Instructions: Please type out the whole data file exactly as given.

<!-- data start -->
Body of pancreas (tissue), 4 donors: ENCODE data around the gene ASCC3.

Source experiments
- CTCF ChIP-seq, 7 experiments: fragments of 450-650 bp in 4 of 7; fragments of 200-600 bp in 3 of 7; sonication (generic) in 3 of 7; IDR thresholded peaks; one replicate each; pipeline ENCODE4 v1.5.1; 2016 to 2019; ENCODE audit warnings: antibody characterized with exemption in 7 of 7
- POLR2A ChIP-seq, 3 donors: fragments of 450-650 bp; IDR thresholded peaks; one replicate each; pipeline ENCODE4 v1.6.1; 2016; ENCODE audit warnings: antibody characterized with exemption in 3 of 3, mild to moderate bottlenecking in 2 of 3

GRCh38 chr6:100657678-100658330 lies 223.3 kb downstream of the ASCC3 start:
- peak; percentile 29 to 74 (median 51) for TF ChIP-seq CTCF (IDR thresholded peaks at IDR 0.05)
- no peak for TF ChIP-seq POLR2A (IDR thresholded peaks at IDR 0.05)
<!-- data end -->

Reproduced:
Body of pancreas (tissue), 4 donors: ENCODE data around the gene ASCC3.

Source experiments
- CTCF ChIP-seq, 7 experiments: fragments of 450-650 bp in 4 of 7; fragments of 200-600 bp in 3 of 7; sonication (generic) in 3 of 7; IDR thresholded peaks; one replicate each; pipeline ENCODE4 v1.5.1; 2016 to 2019; ENCODE audit warnings: antibody characterized with exemption in 7 of 7
- POLR2A ChIP-seq, 3 donors: fragments of 450-650 bp; IDR thresholded peaks; one replicate each; pipeline ENCODE4 v1.6.1; 2016; ENCODE audit warnings: antibody characterized with exemption in 3 of 3, mild to moderate bottlenecking in 2 of 3

GRCh38 chr6:100657678-100658330 lies 223.3 kb downstream of the ASCC3 start:
- peak; percentile 29 to 74 (median 51) for TF ChIP-seq CTCF (IDR thresholded peaks at IDR 0.05)
- no peak for TF ChIP-seq POLR2A (IDR thresholded peaks at IDR 0.05)